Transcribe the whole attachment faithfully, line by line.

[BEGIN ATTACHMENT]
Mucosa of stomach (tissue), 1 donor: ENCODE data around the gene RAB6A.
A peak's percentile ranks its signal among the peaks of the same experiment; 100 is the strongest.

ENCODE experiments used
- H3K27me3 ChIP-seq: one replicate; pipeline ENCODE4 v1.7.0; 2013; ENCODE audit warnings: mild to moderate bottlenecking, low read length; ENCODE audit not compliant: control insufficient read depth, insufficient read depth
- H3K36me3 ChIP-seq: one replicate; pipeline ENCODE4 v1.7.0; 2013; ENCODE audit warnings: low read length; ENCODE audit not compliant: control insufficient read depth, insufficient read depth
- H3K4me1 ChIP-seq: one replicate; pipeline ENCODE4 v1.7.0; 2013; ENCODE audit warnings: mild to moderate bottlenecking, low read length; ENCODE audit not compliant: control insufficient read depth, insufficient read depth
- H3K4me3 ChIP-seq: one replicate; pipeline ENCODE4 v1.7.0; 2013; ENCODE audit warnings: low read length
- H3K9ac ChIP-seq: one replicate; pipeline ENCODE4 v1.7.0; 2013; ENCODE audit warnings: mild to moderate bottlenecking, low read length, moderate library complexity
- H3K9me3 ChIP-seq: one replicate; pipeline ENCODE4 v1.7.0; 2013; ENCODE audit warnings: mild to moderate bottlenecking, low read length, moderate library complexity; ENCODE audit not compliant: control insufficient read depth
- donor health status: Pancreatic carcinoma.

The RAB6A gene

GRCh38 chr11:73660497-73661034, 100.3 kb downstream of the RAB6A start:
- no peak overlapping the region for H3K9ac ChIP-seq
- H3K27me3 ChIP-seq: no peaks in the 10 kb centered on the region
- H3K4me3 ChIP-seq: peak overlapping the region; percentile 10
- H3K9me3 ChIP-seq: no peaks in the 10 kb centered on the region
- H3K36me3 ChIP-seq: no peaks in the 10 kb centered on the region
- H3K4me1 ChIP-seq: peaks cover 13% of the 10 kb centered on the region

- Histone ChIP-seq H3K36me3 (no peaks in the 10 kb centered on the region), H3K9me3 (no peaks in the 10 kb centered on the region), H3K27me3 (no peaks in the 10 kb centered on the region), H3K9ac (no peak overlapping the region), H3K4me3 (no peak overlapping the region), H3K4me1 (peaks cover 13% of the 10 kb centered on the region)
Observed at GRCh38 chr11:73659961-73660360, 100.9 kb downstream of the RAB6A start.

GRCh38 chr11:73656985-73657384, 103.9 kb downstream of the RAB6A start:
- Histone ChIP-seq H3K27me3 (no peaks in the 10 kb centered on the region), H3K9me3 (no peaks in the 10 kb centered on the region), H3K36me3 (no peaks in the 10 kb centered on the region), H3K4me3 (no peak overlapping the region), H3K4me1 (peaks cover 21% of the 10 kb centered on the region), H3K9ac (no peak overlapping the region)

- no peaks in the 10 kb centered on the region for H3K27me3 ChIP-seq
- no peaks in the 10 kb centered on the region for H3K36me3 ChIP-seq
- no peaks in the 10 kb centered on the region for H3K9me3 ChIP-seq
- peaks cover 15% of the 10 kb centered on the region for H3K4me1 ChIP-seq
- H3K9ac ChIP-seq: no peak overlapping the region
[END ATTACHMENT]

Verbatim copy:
Mucosa of stomach (tissue), 1 donor: ENCODE data around the gene RAB6A.
A peak's percentile ranks its signal among the peaks of the same experiment; 100 is the strongest.

ENCODE experiments used
- H3K27me3 ChIP-seq: one replicate; pipeline ENCODE4 v1.7.0; 2013; ENCODE audit warnings: mild to moderate bottlenecking, low read length; ENCODE audit not compliant: control insufficient read depth, insufficient read depth
- H3K36me3 ChIP-seq: one replicate; pipeline ENCODE4 v1.7.0; 2013; ENCODE audit warnings: low read length; ENCODE audit not compliant: control insufficient read depth, insufficient read depth
- H3K4me1 ChIP-seq: one replicate; pipeline ENCODE4 v1.7.0; 2013; ENCODE audit warnings: mild to moderate bottlenecking, low read length; ENCODE audit not compliant: control insufficient read depth, insufficient read depth
- H3K4me3 ChIP-seq: one replicate; pipeline ENCODE4 v1.7.0; 2013; ENCODE audit warnings: low read length
- H3K9ac ChIP-seq: one replicate; pipeline ENCODE4 v1.7.0; 2013; ENCODE audit warnings: mild to moderate bottlenecking, low read length, moderate library complexity
- H3K9me3 ChIP-seq: one replicate; pipeline ENCODE4 v1.7.0; 2013; ENCODE audit warnings: mild to moderate bottlenecking, low read length, moderate library complexity; ENCODE audit not compliant: control insufficient read depth
- donor health status: Pancreatic carcinoma.

The RAB6A gene

GRCh38 chr11:73660497-73661034, 100.3 kb downstream of the RAB6A start:
- no peak overlapping the region for H3K9ac ChIP-seq
- H3K27me3 ChIP-seq: no peaks in the 10 kb centered on the region
- H3K4me3 ChIP-seq: peak overlapping the region; percentile 10
- H3K9me3 ChIP-seq: no peaks in the 10 kb centered on the region
- H3K36me3 ChIP-seq: no peaks in the 10 kb centered on the region
- H3K4me1 ChIP-seq: peaks cover 13% of the 10 kb centered on the region

- Histone ChIP-seq H3K36me3 (no peaks in the 10 kb centered on the region), H3K9me3 (no peaks in the 10 kb centered on the region), H3K27me3 (no peaks in the 10 kb centered on the region), H3K9ac (no peak overlapping the region), H3K4me3 (no peak overlapping the region), H3K4me1 (peaks cover 13% of the 10 kb centered on the region)
Observed at GRCh38 chr11:73659961-73660360, 100.9 kb downstream of the RAB6A start.

GRCh38 chr11:73656985-73657384, 103.9 kb downstream of the RAB6A start:
- Histone ChIP-seq H3K27me3 (no peaks in the 10 kb centered on the region), H3K9me3 (no peaks in the 10 kb centered on the region), H3K36me3 (no peaks in the 10 kb centered on the region), H3K4me3 (no peak overlapping the region), H3K4me1 (peaks cover 21% of the 10 kb centered on the region), H3K9ac (no peak overlapping the region)

- no peaks in the 10 kb centered on the region for H3K27me3 ChIP-seq
- no peaks in the 10 kb centered on the region for H3K36me3 ChIP-seq
- no peaks in the 10 kb centered on the region for H3K9me3 ChIP-seq
- peaks cover 15% of the 10 kb centered on the region for H3K4me1 ChIP-seq
- H3K9ac ChIP-seq: no peak overlapping the region